Every day, Wall Street analysts upgrade some stocks, downgrade others, and "initiate coverage" on a few more. But do these analysts even know what they're talking about? Today, we're taking one high-profile Wall Street pick and putting it under the microscope...
I love my Ooma Telo.
A small black box that you can hook into your home router, the Ooma Telo turns any subscriber's internet service into a de facto "landline" telephone. Once connected, the subscriber pays only taxes and regulatory fees required for phone service -- $3 or $4 a month -- instead of the $30 to $40 that phone companies routinely charge for a phone landline.
The company behind the device, Ooma, Inc. (NYSE:OOMA), has been in business for some 15 years, according to a synopsis on S&P Global Market Intelligence, and it's been publicly traded since mid-2015. Yet to date, Ooma's received little attention from investors. (Case in point: This is the first time we've actually written about Ooma, and only four investors have rated the stock on Motley Fool CAPS.)
That could be starting to change, however, after Ooma reported estimate-beating earnings on Tuesday, and earned itself an upgrade and three price target hikes in response.
What Ooma said
Announcing Q4 and full-year 2017 results yesterday, Ooma said it lost $0.15 per share in the quarter on sales of $30.2 million. This was $0.01 better than last year's Q4 results, and ahead of analysts' consensus estimate. Sales increased 10% year over year, and "office and residential subscription and services revenue" in particular was up 22%.
For the year, sales likewise grew 10% to $114.5 million, and losses totaled $0.71 per diluted share -- a $0.03 improvement over 2016 results.
What Wall Street said
Not great results, admittedly -- no one likes to see their stocks report losing money. Still, the numbers appear to have impressed Wall Street. In response to Ooma's report, analysts at B.Riley/FBR commended Ooma for continuing to invest in "innovation and integration" by adding new video security services to their offerings, and raised their price target on the stock to $14 a share. Northland Capital went further, upping its price target on Ooma stock to $15, and saying the quarter was "strong" for Ooma.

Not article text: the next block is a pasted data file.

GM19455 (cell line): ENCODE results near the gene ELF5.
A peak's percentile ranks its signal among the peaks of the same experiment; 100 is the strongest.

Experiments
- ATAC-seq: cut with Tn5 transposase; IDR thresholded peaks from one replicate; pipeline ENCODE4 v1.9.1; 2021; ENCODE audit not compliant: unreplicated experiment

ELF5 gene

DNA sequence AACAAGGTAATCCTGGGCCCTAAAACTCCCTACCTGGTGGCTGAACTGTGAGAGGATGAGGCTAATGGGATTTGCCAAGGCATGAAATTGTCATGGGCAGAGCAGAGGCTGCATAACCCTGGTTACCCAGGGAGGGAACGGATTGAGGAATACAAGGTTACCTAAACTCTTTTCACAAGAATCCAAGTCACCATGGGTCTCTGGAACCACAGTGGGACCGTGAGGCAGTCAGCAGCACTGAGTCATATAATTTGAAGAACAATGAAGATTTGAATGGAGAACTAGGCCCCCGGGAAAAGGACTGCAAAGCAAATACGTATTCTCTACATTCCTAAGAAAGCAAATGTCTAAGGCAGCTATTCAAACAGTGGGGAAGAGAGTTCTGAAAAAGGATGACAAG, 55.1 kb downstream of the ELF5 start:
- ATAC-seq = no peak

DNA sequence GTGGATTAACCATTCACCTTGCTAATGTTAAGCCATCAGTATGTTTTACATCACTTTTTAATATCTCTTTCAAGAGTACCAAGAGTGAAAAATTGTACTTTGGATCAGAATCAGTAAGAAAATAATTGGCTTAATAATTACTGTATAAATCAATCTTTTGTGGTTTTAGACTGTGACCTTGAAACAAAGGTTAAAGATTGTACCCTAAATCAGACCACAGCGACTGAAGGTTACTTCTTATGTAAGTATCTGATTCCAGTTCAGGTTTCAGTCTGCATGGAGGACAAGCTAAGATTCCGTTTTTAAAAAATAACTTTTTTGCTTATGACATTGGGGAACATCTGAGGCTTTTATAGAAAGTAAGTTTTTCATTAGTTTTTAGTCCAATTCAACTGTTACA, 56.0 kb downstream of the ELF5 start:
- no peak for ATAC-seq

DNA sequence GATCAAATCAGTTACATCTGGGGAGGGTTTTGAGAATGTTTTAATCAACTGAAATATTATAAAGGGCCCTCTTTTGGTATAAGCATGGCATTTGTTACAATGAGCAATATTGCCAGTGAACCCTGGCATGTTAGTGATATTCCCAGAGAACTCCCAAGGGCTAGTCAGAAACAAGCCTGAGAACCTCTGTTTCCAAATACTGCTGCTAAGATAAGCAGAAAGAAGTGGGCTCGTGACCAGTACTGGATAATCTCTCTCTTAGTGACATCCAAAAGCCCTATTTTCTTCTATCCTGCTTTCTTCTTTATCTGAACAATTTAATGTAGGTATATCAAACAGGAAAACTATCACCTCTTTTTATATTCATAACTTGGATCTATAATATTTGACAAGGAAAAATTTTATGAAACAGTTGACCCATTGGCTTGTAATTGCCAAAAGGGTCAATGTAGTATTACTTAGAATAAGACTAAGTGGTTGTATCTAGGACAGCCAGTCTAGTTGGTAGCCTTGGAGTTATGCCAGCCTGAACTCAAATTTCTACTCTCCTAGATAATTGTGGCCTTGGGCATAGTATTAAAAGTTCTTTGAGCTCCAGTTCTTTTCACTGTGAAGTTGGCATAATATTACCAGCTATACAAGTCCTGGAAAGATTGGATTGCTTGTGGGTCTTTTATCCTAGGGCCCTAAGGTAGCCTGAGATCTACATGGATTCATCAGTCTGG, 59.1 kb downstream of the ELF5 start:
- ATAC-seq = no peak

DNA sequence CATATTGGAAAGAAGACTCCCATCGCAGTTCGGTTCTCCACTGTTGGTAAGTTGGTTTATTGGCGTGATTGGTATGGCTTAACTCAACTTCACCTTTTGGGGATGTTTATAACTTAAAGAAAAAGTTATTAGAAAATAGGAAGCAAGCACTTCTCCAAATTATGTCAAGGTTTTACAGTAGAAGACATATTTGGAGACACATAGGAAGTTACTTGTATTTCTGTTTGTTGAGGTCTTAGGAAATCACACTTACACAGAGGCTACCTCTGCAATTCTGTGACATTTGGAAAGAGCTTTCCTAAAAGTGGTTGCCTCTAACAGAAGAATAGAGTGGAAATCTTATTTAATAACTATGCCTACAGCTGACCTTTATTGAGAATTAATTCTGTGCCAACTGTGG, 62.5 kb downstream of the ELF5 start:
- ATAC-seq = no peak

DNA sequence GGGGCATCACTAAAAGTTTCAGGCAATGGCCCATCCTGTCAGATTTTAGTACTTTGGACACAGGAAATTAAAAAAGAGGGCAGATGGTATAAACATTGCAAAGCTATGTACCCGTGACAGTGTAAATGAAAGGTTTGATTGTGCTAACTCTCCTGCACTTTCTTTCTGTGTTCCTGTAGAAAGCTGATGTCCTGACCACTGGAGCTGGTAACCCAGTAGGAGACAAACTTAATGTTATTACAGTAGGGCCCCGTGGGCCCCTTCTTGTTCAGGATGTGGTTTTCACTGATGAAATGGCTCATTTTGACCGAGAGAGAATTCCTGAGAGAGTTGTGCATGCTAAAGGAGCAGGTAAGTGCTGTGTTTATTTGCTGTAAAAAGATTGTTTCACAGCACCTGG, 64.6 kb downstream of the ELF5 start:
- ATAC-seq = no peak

Meanwhile at Merrill Lynch, analysts were more circumspect. Calling the Ooma's numbers "slightly better" than what we've seen before, Merrill upgraded Ooma stock and upped its price target by 40% to $14 a share. Merrill also noted accelerating growth in Ooma's Telo business and said Ooma's "Office" segment servicing business customers is also growing.
Why not "buy"?
And yet, Merrill Lynch couldn't quite bring itself to recommend buying Ooma, and upgraded the stock only to neutral. Why?
Well, as the analyst pointed out, Ooma's results were only "slightly" better in Q4 2017 than in the year-ago quarter. The company still lost money in Q4 -- and even more money for the year as a whole. Sales, while growing 10% all year long, aren't exhibiting the kinds of hypergrowth that might interest an investor willing to overlook a lack of profits today in hopes of seeing even greater profits once margins on rapidly rising revenue turn a corner.
At a market capitalization roughly two times trailing sales, Ooma may not be outrageously overpriced for a tech stock. Still, it would be nice to have at least some profits on which to hang a P/E valuation on, in order to get a better idea of whether the stock is priced attractively.
What comes next?
When might that happen? When could Ooma turn profitable? Not this year, certainly.
In yesterday's earnings report, management guided investors to expect a net loss per share between $0.19 and $0.21 in Q1 of this fiscal year, and a full-year loss between $0.73 and $0.85 -- roughly four times the expected Q1 loss, and thus showing no sign of losses continuing to shrink over time. (To the contrary -- Ooma appears to be promising it will lose more money this year, than it did last year.)
Indeed, according to S&P Global estimates, Ooma will lose more money both this year and next year than it lost last year. As buy theses go, this one seems kind of weak -- and Merrill Lynch is right to hold off on recommending Ooma stock until things look better.